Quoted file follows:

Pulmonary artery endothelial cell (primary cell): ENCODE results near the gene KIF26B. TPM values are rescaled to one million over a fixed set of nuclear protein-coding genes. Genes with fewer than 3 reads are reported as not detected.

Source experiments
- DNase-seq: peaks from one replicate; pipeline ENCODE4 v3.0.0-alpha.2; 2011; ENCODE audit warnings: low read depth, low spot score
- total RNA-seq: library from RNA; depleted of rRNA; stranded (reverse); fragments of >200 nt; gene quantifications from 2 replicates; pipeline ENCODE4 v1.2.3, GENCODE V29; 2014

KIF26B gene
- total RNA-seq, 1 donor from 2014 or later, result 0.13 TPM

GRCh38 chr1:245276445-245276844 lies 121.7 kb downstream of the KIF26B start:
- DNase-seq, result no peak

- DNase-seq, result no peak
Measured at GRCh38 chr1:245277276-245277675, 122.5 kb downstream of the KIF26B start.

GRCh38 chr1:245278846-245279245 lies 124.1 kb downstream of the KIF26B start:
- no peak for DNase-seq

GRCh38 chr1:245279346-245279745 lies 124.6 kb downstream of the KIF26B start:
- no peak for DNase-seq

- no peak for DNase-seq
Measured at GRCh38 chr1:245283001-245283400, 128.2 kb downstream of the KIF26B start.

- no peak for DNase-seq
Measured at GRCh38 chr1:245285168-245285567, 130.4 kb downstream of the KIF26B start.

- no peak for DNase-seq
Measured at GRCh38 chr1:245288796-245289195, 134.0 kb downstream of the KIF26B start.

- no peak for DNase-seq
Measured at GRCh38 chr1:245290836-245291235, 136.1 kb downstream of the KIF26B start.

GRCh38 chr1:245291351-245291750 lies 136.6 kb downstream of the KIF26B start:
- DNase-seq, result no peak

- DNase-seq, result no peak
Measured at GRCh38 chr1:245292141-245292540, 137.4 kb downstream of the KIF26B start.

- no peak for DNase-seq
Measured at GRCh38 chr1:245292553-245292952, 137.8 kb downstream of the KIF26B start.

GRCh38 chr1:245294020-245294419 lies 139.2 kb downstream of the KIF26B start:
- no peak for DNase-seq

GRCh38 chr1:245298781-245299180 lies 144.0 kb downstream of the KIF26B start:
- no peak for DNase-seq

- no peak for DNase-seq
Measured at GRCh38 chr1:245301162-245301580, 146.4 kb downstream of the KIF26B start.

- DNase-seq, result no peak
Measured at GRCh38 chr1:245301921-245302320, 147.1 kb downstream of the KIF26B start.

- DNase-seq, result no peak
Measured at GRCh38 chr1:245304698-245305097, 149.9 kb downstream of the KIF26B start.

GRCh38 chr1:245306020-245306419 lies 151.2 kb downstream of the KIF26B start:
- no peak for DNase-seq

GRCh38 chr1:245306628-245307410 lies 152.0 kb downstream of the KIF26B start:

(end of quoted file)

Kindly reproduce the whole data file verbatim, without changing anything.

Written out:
Pulmonary artery endothelial cell (primary cell): ENCODE results near the gene KIF26B. TPM values are rescaled to one million over a fixed set of nuclear protein-coding genes. Genes with fewer than 3 reads are reported as not detected.

Source experiments
- DNase-seq: peaks from one replicate; pipeline ENCODE4 v3.0.0-alpha.2; 2011; ENCODE audit warnings: low read depth, low spot score
- total RNA-seq: library from RNA; depleted of rRNA; stranded (reverse); fragments of >200 nt; gene quantifications from 2 replicates; pipeline ENCODE4 v1.2.3, GENCODE V29; 2014

KIF26B gene
- total RNA-seq, 1 donor from 2014 or later, result 0.13 TPM

GRCh38 chr1:245276445-245276844 lies 121.7 kb downstream of the KIF26B start:
- DNase-seq, result no peak

- DNase-seq, result no peak
Measured at GRCh38 chr1:245277276-245277675, 122.5 kb downstream of the KIF26B start.

GRCh38 chr1:245278846-245279245 lies 124.1 kb downstream of the KIF26B start:
- no peak for DNase-seq

GRCh38 chr1:245279346-245279745 lies 124.6 kb downstream of the KIF26B start:
- no peak for DNase-seq

- no peak for DNase-seq
Measured at GRCh38 chr1:245283001-245283400, 128.2 kb downstream of the KIF26B start.

- no peak for DNase-seq
Measured at GRCh38 chr1:245285168-245285567, 130.4 kb downstream of the KIF26B start.

- no peak for DNase-seq
Measured at GRCh38 chr1:245288796-245289195, 134.0 kb downstream of the KIF26B start.

- no peak for DNase-seq
Measured at GRCh38 chr1:245290836-245291235, 136.1 kb downstream of the KIF26B start.

GRCh38 chr1:245291351-245291750 lies 136.6 kb downstream of the KIF26B start:
- DNase-seq, result no peak

- DNase-seq, result no peak
Measured at GRCh38 chr1:245292141-245292540, 137.4 kb downstream of the KIF26B start.

- no peak for DNase-seq
Measured at GRCh38 chr1:245292553-245292952, 137.8 kb downstream of the KIF26B start.

GRCh38 chr1:245294020-245294419 lies 139.2 kb downstream of the KIF26B start:
- no peak for DNase-seq

GRCh38 chr1:245298781-245299180 lies 144.0 kb downstream of the KIF26B start:
- no peak for DNase-seq

- no peak for DNase-seq
Measured at GRCh38 chr1:245301162-245301580, 146.4 kb downstream of the KIF26B start.

- DNase-seq, result no peak
Measured at GRCh38 chr1:245301921-245302320, 147.1 kb downstream of the KIF26B start.

- DNase-seq, result no peak
Measured at GRCh38 chr1:245304698-245305097, 149.9 kb downstream of the KIF26B start.

GRCh38 chr1:245306020-245306419 lies 151.2 kb downstream of the KIF26B start:
- no peak for DNase-seq

GRCh38 chr1:245306628-245307410 lies 152.0 kb downstream of the KIF26B start: